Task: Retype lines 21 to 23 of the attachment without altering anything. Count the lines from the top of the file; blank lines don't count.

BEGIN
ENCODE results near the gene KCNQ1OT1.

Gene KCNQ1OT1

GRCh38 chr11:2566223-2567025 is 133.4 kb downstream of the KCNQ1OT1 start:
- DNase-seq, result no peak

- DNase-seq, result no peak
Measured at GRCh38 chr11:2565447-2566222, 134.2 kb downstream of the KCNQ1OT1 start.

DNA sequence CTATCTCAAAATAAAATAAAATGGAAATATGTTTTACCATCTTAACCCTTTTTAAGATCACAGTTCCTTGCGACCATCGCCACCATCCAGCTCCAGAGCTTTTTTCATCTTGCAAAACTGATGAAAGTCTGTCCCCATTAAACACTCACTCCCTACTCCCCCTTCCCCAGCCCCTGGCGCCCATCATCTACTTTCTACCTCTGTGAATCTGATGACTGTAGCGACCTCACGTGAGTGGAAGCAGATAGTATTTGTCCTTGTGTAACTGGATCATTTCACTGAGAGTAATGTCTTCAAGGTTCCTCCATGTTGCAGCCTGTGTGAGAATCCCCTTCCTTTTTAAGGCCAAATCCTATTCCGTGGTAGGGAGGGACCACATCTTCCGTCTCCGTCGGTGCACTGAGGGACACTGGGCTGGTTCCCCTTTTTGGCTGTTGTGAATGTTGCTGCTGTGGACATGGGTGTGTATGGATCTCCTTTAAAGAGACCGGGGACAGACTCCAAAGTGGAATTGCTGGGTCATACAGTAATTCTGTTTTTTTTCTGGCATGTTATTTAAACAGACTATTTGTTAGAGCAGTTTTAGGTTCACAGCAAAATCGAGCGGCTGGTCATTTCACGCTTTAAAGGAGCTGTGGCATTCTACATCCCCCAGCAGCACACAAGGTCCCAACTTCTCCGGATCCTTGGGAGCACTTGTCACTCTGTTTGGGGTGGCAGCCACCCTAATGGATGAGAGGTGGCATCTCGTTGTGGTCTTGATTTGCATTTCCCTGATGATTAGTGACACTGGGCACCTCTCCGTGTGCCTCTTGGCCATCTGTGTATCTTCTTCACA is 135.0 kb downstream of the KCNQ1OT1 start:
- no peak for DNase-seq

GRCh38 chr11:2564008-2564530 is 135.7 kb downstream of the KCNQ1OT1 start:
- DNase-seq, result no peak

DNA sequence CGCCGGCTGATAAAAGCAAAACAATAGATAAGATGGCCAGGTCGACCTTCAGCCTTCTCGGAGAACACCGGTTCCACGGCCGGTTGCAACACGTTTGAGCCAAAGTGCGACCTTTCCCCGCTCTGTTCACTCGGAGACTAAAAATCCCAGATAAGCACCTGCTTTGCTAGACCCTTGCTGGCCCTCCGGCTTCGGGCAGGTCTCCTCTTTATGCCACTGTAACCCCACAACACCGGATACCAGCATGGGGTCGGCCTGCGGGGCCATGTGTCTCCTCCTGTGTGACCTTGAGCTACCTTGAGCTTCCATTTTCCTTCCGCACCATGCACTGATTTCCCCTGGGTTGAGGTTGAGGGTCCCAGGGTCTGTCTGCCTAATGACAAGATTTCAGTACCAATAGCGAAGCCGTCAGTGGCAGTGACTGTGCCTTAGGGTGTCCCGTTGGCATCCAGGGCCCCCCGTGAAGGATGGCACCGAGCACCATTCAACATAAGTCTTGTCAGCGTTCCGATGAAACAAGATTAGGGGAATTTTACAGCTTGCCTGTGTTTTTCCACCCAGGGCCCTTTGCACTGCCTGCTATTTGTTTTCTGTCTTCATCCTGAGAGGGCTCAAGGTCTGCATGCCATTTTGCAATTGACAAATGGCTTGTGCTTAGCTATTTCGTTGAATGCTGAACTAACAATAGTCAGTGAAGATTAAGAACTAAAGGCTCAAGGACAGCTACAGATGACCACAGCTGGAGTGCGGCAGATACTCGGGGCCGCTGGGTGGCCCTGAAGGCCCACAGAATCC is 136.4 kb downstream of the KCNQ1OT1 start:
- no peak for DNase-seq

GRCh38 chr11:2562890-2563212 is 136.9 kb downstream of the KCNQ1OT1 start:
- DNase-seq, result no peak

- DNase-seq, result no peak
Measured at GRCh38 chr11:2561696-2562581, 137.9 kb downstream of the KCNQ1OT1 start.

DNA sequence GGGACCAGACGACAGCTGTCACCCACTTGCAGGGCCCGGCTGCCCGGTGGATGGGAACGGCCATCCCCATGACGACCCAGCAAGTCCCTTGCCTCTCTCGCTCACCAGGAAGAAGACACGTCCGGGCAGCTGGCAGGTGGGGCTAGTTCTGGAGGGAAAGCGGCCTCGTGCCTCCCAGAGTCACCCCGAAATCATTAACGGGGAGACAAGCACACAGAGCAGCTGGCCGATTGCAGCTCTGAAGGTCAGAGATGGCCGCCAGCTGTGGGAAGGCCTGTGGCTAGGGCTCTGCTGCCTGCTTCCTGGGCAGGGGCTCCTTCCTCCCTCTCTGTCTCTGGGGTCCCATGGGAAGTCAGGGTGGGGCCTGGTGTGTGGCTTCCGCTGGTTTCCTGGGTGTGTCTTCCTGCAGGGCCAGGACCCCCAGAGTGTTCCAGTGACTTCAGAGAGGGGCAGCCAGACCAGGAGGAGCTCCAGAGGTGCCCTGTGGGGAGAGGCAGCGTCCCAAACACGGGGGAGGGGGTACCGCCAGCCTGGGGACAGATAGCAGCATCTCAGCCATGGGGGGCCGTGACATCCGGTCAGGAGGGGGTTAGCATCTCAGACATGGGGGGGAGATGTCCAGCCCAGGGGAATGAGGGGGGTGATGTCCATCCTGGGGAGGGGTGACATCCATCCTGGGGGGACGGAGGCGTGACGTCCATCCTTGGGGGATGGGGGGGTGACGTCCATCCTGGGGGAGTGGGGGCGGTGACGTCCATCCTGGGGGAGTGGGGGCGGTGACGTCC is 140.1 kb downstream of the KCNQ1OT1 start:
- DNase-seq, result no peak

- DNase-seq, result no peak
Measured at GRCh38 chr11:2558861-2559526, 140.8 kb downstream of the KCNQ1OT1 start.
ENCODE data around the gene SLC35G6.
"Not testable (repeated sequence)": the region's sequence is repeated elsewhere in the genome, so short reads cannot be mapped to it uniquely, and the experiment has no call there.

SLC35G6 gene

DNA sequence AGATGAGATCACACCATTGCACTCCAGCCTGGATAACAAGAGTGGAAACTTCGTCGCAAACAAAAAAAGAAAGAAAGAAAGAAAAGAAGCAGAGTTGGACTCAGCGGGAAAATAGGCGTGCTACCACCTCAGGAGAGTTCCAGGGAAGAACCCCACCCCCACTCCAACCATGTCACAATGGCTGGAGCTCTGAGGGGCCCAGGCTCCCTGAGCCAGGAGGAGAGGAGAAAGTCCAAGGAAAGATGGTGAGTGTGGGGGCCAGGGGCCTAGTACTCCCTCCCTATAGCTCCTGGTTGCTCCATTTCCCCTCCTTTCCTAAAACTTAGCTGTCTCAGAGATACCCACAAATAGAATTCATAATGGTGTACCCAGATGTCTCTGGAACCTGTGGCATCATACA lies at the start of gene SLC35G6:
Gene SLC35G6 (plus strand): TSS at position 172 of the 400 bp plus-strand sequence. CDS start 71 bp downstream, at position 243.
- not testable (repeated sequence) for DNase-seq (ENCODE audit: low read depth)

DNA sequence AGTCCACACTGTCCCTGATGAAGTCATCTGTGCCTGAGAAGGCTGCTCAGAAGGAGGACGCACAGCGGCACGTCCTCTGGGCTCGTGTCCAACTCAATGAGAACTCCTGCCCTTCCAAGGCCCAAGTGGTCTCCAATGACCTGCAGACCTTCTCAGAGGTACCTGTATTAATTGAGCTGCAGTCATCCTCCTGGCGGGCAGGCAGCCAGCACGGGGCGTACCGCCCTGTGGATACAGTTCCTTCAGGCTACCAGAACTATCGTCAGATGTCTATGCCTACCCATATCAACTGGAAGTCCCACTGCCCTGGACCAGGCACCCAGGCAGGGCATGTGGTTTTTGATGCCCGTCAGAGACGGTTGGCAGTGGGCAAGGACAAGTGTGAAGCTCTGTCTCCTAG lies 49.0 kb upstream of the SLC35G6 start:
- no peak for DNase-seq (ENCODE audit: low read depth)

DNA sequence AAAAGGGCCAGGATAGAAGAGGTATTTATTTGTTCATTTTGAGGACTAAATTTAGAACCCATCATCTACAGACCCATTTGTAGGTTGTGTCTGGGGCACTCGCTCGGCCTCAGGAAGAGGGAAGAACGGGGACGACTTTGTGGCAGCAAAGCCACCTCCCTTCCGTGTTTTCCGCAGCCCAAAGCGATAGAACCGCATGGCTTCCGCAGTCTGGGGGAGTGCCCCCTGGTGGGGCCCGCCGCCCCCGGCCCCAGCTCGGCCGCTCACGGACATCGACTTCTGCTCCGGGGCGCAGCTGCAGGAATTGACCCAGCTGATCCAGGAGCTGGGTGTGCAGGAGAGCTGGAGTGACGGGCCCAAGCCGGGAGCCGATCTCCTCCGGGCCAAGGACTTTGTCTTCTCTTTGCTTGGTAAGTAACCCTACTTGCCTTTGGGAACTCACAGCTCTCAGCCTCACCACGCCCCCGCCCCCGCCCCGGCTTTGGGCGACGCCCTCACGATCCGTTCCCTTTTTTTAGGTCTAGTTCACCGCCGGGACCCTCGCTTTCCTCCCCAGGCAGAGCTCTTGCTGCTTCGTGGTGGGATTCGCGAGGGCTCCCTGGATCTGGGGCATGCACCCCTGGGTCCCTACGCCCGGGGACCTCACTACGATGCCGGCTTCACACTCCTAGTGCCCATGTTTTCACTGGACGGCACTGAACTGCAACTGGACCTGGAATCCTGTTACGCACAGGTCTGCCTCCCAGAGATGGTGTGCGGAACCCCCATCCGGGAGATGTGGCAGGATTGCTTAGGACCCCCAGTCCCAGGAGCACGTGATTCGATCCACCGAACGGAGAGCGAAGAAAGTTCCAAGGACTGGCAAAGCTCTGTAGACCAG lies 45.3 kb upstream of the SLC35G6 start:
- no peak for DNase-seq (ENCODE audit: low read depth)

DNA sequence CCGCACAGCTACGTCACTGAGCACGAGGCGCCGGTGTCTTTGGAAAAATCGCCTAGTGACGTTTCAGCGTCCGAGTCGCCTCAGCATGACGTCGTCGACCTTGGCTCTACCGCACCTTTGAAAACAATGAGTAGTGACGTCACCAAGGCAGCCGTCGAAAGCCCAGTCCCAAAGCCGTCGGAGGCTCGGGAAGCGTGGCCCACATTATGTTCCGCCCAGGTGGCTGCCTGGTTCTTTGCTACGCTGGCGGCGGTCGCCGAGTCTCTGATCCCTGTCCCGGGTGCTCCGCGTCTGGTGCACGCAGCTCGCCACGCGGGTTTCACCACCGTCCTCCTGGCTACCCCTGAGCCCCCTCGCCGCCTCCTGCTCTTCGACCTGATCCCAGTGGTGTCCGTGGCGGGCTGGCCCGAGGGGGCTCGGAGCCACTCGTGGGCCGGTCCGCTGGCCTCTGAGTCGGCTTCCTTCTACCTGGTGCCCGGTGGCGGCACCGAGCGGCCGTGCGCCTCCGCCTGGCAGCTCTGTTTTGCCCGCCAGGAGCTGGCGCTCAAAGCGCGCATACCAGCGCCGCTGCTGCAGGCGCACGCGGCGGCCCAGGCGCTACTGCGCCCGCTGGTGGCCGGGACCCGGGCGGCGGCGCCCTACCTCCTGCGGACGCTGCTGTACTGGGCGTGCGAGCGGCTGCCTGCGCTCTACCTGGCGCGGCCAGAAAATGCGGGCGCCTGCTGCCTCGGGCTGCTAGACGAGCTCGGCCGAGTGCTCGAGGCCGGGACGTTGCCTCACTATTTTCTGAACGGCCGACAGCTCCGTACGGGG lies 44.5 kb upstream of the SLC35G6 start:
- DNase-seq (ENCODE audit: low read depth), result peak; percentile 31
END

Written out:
ENCODE data around the gene SLC35G6.
"Not testable (repeated sequence)": the region's sequence is repeated elsewhere in the genome, so short reads cannot be mapped to it uniquely, and the experiment has no call there.

SLC35G6 gene